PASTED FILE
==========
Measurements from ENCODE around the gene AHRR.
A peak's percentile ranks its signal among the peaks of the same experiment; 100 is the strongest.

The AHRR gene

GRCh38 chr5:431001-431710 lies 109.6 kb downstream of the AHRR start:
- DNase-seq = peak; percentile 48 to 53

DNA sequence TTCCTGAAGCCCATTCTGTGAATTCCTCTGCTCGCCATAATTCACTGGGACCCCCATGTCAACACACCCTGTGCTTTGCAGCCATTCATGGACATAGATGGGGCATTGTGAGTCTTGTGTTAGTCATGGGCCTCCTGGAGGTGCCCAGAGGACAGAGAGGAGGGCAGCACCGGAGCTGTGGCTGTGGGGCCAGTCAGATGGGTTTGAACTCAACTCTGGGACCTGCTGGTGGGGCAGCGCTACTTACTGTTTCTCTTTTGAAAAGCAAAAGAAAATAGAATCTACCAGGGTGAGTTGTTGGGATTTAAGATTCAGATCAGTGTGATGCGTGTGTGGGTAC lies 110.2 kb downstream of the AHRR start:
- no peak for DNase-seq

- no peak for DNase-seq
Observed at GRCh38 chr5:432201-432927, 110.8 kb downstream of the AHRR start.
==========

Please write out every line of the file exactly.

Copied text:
Measurements from ENCODE around the gene AHRR.
A peak's percentile ranks its signal among the peaks of the same experiment; 100 is the strongest.

The AHRR gene

GRCh38 chr5:431001-431710 lies 109.6 kb downstream of the AHRR start:
- DNase-seq = peak; percentile 48 to 53

DNA sequence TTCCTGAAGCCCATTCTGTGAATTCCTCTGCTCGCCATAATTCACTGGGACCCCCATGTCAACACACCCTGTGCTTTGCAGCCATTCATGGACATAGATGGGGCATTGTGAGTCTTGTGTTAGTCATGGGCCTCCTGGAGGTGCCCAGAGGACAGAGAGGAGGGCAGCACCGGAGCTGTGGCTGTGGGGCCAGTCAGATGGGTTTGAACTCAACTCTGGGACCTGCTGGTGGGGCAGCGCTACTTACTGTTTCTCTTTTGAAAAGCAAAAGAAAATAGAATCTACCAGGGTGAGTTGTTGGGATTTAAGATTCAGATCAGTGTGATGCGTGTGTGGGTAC lies 110.2 kb downstream of the AHRR start:
- no peak for DNase-seq

- no peak for DNase-seq
Observed at GRCh38 chr5:432201-432927, 110.8 kb downstream of the AHRR start.